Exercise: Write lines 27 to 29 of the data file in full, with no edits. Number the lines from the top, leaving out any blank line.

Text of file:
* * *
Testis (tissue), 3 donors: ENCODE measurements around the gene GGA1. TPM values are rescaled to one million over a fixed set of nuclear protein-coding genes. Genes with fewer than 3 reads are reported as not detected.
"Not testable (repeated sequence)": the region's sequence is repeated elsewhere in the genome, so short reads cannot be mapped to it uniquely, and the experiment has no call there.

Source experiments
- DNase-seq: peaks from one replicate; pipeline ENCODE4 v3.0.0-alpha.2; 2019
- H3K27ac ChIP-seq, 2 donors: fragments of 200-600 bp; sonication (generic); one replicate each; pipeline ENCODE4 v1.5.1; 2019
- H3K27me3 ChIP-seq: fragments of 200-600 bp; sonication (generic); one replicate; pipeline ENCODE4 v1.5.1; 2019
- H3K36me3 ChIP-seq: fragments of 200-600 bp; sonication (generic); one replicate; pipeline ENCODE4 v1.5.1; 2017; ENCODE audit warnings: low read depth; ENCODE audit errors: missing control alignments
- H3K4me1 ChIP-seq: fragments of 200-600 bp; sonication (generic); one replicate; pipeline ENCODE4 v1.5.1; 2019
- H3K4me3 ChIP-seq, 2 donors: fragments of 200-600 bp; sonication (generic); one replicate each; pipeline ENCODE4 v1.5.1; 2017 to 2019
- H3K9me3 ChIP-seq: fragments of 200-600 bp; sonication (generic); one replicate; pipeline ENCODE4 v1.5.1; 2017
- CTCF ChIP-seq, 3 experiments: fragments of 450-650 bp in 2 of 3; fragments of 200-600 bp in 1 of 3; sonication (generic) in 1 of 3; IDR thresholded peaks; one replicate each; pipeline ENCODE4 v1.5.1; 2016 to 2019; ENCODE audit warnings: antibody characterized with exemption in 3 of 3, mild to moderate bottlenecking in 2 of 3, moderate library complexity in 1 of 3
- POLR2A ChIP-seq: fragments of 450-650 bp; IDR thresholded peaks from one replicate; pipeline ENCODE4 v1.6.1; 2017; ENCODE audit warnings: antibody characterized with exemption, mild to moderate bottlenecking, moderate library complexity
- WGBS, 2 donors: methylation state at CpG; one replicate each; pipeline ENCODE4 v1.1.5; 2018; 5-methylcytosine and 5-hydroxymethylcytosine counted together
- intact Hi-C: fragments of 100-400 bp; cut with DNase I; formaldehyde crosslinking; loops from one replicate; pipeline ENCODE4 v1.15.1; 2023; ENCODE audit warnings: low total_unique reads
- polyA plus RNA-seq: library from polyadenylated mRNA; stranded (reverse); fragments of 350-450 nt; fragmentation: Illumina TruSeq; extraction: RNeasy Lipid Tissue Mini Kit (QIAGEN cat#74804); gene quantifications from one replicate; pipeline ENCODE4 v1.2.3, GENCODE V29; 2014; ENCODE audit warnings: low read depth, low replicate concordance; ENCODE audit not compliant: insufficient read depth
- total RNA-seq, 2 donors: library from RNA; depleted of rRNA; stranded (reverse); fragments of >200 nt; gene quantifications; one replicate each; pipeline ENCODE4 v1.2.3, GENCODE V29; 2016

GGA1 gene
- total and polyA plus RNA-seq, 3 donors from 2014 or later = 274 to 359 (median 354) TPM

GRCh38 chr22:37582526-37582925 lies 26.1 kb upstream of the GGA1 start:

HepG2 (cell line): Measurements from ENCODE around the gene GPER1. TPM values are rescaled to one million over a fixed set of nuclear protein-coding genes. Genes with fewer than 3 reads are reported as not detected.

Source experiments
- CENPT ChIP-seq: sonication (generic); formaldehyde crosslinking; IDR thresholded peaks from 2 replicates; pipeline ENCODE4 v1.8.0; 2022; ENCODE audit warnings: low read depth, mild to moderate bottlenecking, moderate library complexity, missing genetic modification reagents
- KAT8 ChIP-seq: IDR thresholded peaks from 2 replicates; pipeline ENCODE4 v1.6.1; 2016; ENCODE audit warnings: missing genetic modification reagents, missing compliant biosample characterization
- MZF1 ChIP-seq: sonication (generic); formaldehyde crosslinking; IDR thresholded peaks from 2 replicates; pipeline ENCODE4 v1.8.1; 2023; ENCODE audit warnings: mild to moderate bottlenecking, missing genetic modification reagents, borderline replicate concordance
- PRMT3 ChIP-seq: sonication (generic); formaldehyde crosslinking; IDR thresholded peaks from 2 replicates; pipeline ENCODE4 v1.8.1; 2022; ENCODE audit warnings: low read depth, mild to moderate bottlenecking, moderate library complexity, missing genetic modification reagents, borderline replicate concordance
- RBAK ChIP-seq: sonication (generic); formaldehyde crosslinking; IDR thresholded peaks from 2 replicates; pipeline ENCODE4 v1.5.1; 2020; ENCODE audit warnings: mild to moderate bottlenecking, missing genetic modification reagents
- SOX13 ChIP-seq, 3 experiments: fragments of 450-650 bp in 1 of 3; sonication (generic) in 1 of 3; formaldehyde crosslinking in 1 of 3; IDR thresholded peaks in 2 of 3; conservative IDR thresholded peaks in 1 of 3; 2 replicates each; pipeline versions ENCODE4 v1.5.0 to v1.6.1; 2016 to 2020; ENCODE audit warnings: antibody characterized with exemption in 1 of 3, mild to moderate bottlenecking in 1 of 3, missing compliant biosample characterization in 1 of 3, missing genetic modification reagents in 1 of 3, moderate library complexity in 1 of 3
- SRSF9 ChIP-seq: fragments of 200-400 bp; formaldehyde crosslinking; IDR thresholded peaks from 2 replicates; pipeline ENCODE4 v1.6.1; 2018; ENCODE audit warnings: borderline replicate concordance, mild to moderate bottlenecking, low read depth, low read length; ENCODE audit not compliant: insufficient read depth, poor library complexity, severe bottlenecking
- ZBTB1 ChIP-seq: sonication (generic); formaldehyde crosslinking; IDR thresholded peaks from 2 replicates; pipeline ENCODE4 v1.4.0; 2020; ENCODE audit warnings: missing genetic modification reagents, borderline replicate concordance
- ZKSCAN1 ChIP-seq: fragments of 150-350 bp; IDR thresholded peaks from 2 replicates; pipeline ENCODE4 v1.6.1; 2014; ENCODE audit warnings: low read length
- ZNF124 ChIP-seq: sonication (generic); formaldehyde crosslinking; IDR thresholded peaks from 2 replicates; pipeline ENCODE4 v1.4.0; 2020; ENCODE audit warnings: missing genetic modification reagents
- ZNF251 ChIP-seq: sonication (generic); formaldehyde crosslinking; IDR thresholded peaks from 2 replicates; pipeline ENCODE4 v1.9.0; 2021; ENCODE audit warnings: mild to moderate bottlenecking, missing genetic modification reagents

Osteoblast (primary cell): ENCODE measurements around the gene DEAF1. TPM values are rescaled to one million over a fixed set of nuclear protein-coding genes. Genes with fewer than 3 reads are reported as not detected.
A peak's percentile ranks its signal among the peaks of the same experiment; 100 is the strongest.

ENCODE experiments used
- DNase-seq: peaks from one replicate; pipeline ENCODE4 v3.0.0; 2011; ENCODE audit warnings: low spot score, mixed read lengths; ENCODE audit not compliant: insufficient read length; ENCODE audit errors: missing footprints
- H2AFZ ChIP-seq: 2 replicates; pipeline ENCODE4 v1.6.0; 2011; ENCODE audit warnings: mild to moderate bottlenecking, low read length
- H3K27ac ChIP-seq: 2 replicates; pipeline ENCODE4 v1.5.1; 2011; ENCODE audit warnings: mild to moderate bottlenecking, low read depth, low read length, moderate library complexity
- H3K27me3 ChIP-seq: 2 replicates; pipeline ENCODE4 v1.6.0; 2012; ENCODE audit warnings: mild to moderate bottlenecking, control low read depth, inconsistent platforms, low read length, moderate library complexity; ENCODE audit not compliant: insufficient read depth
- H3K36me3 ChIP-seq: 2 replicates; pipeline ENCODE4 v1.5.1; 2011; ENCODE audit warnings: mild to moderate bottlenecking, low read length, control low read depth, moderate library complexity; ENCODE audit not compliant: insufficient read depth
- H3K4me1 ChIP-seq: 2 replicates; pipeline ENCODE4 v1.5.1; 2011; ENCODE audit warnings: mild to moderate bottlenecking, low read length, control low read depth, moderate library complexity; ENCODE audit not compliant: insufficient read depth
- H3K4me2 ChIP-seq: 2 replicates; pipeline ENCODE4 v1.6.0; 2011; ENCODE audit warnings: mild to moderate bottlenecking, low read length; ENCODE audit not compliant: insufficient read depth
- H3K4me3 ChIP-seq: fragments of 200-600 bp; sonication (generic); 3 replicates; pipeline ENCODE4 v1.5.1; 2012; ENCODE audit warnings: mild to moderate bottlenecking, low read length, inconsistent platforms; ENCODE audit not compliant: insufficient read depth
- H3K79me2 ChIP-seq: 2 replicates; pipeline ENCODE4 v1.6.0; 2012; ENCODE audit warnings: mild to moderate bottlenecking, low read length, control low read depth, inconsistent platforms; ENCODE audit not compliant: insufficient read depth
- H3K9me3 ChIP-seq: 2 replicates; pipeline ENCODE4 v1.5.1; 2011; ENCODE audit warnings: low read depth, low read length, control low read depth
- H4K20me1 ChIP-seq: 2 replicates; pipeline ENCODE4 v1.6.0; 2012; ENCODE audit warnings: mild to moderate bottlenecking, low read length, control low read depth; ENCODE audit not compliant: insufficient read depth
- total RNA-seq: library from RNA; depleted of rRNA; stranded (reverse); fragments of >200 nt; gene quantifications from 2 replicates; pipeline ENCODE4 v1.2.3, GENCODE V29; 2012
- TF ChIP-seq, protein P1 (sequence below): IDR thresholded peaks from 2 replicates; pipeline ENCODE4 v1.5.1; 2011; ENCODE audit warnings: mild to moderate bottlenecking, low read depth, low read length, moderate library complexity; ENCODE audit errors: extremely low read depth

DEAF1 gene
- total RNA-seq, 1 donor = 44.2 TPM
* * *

- SOX13 ChIP-seq, 3 experiments: fragments of 450-650 bp in 1 of 3; sonication (generic) in 1 of 3; formaldehyde crosslinking in 1 of 3; IDR thresholded peaks in 2 of 3; conservative IDR thresholded peaks in 1 of 3; 2 replicates each; pipeline versions ENCODE4 v1.5.0 to v1.6.1; 2016 to 2020; ENCODE audit warnings: antibody characterized with exemption in 1 of 3, mild to moderate bottlenecking in 1 of 3, missing compliant biosample characterization in 1 of 3, missing genetic modification reagents in 1 of 3, moderate library complexity in 1 of 3
- SRSF9 ChIP-seq: fragments of 200-400 bp; formaldehyde crosslinking; IDR thresholded peaks from 2 replicates; pipeline ENCODE4 v1.6.1; 2018; ENCODE audit warnings: borderline replicate concordance, mild to moderate bottlenecking, low read depth, low read length; ENCODE audit not compliant: insufficient read depth, poor library complexity, severe bottlenecking
- ZBTB1 ChIP-seq: sonication (generic); formaldehyde crosslinking; IDR thresholded peaks from 2 replicates; pipeline ENCODE4 v1.4.0; 2020; ENCODE audit warnings: missing genetic modification reagents, borderline replicate concordance